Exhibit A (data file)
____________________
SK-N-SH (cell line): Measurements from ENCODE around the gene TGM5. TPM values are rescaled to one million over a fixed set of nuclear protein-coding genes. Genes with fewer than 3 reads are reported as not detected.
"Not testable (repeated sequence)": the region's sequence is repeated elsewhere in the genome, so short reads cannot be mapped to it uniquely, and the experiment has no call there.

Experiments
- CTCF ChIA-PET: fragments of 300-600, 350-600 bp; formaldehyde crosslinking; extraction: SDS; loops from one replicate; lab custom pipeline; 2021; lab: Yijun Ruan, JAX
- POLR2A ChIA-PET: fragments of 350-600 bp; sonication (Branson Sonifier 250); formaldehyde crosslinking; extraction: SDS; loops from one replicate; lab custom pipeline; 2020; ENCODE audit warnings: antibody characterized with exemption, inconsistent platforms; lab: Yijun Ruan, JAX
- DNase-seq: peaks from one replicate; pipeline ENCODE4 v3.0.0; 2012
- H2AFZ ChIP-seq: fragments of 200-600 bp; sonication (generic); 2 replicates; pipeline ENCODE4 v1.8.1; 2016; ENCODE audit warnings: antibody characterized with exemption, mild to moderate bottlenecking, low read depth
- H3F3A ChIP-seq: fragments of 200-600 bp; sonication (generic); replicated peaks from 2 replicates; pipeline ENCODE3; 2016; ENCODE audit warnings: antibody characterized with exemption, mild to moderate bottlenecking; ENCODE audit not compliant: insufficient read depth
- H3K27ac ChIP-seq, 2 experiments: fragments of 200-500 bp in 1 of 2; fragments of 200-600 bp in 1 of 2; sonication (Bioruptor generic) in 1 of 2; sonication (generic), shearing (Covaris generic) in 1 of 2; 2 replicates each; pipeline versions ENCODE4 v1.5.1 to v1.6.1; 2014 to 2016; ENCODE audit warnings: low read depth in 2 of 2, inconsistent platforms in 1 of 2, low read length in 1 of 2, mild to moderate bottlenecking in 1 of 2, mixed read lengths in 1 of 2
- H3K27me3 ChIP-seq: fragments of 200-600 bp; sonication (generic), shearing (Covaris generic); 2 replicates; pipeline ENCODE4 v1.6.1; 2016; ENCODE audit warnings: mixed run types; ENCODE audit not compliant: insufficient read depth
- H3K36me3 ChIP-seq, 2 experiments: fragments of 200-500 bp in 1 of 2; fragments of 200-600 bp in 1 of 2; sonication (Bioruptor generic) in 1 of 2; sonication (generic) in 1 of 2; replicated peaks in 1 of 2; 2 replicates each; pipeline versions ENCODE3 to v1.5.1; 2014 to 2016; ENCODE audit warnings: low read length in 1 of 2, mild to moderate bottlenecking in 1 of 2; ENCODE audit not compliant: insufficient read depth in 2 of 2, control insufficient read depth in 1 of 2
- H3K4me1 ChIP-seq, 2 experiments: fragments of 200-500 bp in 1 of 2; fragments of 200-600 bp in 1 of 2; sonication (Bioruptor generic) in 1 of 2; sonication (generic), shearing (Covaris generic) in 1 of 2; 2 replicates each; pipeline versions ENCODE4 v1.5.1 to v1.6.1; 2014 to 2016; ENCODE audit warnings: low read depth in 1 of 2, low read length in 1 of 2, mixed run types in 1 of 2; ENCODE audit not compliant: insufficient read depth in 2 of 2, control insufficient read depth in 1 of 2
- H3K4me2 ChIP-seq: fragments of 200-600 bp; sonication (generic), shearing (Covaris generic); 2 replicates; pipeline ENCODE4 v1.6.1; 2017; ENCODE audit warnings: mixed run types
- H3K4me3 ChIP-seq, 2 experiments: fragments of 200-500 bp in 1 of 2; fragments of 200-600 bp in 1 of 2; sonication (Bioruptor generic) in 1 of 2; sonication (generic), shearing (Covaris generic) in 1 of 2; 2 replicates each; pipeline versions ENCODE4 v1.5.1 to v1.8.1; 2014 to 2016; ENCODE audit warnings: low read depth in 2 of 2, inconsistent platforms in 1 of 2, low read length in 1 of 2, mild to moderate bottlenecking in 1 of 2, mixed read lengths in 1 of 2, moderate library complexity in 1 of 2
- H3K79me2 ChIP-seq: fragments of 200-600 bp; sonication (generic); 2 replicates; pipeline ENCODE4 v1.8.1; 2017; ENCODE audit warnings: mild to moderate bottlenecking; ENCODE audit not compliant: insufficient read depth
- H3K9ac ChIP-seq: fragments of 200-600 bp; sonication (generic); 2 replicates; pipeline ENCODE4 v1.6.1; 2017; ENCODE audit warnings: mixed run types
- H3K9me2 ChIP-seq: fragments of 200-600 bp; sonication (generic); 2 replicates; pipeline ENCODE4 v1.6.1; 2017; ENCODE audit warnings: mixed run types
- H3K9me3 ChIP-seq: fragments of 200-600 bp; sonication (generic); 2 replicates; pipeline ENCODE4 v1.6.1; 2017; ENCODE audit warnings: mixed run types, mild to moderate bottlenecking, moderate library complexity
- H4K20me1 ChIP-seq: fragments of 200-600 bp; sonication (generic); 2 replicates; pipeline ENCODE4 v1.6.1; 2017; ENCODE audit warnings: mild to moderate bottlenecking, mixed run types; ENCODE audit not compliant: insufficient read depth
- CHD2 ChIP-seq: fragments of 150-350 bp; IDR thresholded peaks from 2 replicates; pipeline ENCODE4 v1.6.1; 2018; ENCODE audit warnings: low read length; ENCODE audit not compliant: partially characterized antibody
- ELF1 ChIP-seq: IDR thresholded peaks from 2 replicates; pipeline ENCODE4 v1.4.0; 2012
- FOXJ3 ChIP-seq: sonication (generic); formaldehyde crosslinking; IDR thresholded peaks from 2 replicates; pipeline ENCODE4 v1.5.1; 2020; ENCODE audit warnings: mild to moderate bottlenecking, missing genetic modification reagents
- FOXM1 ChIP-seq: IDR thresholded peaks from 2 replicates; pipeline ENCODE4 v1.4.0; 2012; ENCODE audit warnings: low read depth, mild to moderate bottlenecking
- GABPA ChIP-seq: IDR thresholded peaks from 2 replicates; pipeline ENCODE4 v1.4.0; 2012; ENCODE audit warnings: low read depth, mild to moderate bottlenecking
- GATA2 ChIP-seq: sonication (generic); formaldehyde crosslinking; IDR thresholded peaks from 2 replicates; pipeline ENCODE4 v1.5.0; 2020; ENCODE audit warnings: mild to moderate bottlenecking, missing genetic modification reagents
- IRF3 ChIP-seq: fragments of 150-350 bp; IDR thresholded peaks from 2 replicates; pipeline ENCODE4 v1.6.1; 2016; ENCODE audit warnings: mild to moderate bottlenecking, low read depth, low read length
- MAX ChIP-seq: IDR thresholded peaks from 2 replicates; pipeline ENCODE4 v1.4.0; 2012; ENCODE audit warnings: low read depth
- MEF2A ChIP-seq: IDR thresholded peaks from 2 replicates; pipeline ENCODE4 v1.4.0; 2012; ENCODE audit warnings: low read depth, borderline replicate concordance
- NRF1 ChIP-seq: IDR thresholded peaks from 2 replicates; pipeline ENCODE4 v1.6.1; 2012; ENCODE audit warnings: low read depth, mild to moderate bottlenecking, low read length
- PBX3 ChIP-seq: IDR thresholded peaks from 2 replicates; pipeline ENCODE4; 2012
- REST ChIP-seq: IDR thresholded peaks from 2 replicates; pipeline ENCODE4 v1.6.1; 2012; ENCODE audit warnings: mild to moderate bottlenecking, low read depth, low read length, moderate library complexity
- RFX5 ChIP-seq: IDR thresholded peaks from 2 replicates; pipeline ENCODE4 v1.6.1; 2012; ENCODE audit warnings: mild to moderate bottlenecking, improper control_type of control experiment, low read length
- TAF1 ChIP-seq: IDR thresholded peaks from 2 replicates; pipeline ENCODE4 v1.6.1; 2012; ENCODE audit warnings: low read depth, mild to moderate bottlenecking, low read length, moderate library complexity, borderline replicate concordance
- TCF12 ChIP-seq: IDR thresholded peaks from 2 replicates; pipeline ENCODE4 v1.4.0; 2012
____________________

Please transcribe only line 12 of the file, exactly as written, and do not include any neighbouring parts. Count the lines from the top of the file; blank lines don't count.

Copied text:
- H3K4me1 ChIP-seq, 2 experiments: fragments of 200-500 bp in 1 of 2; fragments of 200-600 bp in 1 of 2; sonication (Bioruptor generic) in 1 of 2; sonication (generic), shearing (Covaris generic) in 1 of 2; 2 replicates each; pipeline versions ENCODE4 v1.5.1 to v1.6.1; 2014 to 2016; ENCODE audit warnings: low read depth in 1 of 2, low read length in 1 of 2, mixed run types in 1 of 2; ENCODE audit not compliant: insufficient read depth in 2 of 2, control insufficient read depth in 1 of 2